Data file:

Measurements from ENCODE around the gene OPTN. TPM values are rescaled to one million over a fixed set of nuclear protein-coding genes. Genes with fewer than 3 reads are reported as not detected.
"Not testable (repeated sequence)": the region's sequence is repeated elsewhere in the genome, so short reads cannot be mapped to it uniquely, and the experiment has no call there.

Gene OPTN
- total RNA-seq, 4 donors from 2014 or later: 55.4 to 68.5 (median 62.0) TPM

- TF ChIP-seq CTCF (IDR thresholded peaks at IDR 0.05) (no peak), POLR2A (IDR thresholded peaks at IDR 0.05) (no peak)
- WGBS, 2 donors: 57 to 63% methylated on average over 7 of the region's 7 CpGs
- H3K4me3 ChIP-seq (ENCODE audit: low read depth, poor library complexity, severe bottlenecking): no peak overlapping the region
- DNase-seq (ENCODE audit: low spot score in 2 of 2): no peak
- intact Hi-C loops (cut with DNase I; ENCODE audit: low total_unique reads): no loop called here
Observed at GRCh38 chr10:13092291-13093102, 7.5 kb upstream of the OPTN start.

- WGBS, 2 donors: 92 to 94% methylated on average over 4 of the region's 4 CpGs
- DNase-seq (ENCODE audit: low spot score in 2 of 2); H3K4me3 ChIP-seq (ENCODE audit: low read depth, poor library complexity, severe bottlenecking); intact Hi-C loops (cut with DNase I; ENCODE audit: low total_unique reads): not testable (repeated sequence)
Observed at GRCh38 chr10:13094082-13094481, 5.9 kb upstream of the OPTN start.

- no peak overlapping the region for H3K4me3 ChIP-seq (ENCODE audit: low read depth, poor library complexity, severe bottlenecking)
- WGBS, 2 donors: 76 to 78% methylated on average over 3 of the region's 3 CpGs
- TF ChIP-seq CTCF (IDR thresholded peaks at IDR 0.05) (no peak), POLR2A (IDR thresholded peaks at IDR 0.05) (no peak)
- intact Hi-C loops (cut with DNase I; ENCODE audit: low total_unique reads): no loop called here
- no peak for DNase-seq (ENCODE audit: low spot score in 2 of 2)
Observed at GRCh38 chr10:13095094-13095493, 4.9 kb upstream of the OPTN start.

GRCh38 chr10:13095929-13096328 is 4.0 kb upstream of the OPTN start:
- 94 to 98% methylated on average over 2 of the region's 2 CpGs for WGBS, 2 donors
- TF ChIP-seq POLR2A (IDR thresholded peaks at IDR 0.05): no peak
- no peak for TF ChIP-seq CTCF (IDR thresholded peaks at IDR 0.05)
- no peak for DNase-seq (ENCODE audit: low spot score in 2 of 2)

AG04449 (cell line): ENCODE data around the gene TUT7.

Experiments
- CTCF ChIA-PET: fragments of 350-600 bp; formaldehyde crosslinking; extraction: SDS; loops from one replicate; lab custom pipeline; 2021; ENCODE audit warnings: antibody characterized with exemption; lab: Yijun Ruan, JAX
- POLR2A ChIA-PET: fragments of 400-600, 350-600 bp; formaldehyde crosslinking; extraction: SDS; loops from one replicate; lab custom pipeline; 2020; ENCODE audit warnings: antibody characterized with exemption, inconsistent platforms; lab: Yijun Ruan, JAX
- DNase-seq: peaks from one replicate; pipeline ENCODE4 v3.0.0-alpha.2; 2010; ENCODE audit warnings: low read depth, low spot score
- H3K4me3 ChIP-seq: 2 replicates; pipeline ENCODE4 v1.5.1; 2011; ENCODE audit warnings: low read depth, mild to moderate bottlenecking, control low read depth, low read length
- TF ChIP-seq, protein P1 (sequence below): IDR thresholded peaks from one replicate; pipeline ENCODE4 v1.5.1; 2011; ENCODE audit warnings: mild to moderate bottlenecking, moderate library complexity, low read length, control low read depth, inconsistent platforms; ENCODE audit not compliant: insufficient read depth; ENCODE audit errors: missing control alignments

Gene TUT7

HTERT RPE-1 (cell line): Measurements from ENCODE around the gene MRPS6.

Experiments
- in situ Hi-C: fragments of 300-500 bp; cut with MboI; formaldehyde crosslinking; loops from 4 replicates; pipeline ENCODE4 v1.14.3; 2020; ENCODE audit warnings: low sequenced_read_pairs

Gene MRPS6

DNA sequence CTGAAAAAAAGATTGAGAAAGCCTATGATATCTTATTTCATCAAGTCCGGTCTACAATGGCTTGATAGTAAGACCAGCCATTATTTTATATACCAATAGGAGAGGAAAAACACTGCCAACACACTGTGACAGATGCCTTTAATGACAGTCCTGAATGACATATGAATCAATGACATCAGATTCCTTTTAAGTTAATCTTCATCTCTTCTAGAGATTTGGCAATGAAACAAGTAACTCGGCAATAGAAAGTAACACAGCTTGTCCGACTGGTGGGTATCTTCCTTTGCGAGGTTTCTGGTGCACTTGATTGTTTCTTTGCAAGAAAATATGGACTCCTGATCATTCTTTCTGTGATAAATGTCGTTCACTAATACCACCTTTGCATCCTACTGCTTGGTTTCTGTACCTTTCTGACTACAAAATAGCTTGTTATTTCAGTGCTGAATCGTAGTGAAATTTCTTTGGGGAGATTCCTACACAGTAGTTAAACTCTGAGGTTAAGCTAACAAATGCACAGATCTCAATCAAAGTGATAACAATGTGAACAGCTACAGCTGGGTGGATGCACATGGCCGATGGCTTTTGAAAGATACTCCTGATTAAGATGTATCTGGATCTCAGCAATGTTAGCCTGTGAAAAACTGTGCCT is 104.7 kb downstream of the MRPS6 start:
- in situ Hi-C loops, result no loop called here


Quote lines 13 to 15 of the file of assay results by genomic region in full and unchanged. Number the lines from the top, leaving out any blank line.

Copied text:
Observed at GRCh38 chr10:13094082-13094481, 5.9 kb upstream of the OPTN start.

- no peak overlapping the region for H3K4me3 ChIP-seq (ENCODE audit: low read depth, poor library complexity, severe bottlenecking)
- WGBS, 2 donors: 76 to 78% methylated on average over 3 of the region's 3 CpGs